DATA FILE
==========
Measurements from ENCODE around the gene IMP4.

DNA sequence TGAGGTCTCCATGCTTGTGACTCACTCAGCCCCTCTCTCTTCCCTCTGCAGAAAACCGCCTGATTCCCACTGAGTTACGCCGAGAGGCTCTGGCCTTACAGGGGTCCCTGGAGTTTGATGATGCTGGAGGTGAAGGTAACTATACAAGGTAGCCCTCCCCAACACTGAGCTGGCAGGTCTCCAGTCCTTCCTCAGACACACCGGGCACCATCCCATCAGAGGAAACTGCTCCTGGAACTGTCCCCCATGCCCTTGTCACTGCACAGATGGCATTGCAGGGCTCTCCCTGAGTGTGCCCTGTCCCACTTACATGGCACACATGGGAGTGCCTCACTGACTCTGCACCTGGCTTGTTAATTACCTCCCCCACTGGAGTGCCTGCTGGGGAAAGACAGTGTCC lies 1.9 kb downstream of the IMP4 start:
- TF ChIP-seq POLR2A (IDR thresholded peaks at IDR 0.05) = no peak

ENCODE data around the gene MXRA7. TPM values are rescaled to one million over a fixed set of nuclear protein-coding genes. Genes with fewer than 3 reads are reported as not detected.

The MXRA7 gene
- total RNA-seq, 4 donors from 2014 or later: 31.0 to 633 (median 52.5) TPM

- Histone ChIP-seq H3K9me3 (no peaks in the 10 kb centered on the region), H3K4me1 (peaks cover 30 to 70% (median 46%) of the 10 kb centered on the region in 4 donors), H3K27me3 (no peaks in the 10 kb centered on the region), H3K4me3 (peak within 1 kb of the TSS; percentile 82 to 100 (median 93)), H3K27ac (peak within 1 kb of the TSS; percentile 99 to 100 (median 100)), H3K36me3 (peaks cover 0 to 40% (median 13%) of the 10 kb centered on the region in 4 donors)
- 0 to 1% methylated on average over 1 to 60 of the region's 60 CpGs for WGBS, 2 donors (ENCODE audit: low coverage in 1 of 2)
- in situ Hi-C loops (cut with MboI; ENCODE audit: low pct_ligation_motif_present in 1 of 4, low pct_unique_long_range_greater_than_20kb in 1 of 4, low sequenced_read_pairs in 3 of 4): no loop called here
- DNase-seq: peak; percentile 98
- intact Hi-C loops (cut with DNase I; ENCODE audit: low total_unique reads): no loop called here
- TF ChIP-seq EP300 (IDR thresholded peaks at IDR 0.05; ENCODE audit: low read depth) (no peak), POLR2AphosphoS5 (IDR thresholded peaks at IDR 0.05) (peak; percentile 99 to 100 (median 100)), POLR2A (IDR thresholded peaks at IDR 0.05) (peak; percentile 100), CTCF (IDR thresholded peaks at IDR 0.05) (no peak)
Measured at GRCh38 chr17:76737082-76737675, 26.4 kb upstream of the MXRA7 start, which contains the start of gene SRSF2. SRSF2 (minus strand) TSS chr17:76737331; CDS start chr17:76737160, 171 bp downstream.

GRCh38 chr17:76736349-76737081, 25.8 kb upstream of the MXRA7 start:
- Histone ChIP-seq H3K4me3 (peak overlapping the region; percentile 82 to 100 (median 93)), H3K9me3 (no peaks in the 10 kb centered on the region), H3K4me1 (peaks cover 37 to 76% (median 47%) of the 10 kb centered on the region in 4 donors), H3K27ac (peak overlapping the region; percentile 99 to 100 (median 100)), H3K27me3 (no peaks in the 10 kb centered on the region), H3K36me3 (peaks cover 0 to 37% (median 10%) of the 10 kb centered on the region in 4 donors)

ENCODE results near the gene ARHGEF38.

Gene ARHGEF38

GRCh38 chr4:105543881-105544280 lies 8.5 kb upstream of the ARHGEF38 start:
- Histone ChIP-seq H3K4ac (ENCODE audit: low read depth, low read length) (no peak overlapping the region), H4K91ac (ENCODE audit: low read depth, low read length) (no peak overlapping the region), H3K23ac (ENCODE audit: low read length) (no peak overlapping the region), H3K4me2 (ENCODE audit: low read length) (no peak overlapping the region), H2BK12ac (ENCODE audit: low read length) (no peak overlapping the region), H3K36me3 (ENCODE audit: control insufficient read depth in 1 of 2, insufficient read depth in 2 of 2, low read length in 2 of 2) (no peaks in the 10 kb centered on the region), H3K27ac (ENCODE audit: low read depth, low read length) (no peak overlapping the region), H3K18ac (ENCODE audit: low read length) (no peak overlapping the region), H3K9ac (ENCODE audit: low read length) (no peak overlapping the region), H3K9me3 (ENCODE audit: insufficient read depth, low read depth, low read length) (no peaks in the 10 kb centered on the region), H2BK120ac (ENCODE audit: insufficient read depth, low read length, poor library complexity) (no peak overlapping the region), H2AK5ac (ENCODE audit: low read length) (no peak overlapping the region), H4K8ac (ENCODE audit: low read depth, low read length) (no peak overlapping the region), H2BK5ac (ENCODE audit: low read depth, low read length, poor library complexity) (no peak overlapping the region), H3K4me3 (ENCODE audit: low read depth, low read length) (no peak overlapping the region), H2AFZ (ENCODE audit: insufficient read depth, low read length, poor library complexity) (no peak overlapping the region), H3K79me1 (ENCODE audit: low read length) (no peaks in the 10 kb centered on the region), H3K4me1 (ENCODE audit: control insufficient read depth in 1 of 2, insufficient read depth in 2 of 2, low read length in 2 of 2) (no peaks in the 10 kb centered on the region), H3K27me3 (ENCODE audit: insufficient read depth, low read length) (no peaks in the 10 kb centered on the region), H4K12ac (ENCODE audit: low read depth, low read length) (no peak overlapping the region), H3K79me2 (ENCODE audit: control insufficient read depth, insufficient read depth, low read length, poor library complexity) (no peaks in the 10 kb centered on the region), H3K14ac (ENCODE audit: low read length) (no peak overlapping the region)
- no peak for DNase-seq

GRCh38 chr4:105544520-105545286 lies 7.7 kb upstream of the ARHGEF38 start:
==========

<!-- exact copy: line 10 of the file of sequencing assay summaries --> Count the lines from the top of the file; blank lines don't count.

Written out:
- DNase-seq: peak; percentile 98